"Isildur turned west, and drawing up the Ring that hung in a wallet from a fine chain about his neck he set it upon his finger with a cry of pain, and was never seen again by any eye upon Middle-earth.  But the Elendilmir of the West could not be quenched, and suddenly it blazed forth red and wrathful as a burning star.  Men and Orcs gave way in fear; and Isildur, drawing a hood over his head, vanished into the night. [25]

Note 25: The meaning, sufficiently remarkable, of this passage appears to be that the light of the Elendilmir was proof against the invisibility conferred by the One Ring when worn, if its light was be visible were the Ring not worn; but when Isildur covered his head with a hood its light was extinguished."
     - UT, The Disaster of Gladden Fields

The note is somewhat unclear, but from the passage (and from the passages regarding Bilbo and Frodo wearing the Ring) we can see that Isildur was rendered invisible but the shining Elendilmir was not - until he covered it with his hood.  Thus, the clothing would be invisible, but the light-producing object was still visible (unless, of course, covered by one of the invisible articles of clothing).

ArgentKnight 28/Dec/2006 at 02:08 AM
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How can an invisible object still produce light? If it’s invisible light goes around or though the object. In oder to create light it would have to be visible. Similar to the impossiblity of human invisibility. If you eyes are invisible then they can’t pick up light with out becoming visible again, or at the very least casting a shadow.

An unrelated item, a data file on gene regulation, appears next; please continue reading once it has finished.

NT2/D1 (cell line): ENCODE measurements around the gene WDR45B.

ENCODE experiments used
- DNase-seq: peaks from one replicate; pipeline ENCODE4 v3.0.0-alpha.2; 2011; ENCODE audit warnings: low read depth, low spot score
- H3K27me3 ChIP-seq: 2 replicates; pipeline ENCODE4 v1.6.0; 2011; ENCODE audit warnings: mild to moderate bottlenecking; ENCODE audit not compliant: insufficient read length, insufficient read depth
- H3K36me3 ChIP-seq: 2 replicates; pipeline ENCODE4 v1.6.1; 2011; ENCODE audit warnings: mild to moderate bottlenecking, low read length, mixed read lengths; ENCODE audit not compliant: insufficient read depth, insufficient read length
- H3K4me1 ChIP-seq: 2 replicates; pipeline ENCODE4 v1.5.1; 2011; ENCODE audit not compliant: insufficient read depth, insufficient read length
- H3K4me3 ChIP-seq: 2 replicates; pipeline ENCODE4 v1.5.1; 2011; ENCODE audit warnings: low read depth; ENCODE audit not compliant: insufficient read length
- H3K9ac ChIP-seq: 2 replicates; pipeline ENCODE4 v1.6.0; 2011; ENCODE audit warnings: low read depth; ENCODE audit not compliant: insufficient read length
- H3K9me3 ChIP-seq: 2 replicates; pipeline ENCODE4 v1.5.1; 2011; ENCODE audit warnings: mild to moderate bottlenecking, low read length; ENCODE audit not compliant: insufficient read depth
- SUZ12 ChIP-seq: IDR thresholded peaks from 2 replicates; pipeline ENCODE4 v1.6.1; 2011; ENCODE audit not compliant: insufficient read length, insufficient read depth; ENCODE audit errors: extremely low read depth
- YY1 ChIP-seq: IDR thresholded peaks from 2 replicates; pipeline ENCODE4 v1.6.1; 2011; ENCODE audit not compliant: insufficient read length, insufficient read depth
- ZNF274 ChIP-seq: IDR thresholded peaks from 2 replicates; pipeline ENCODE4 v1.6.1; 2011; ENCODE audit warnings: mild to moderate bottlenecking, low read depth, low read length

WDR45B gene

MasterofPuppets 28/Dec/2006 at 02:38 AM
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But when you use the ring you do cast a shadow. It says so in the lotr. Although your shadow is weaker, so is your eyesight because you enter the world of wraiths.
Eldszar 28/Dec/2006 at 08:51 AM
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Though I honestly don’t know or even remember reading about it, I would think all elven made weapons would cause some sort of discomfort if evil where to touch it.  If Golem feels pain from an elven rope tied around his ankle and can’t eat their food either then I tend to believe it would be the same for weapons or anything elven made for that matter.

Steophan 29/Dec/2006 at 03:08 AM
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Eldszar How would that work for those elves who willingly served Morgoth in the First Age, or for that matter the elves who took part in the KInslaying?  Both these groups could be considered evil, and yet as elves would have used elven artifacts. 
Akonga 30/Dec/2006 at 08:11 AM
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Maybe elven things cause discomfort to the enemy of the bearer or maker.
If the elve is against Morgoth or Sauron, his belongings and the things he made cause discomfort to servants of Morgoth. But if the elve serves Morgoth, it is the other way round because the elve feels he is doing the right thing. I think that the virtues of things, the "magic" depends on the person who made and his/her personality because all special, magical things hold some bit of the power of the person who made them.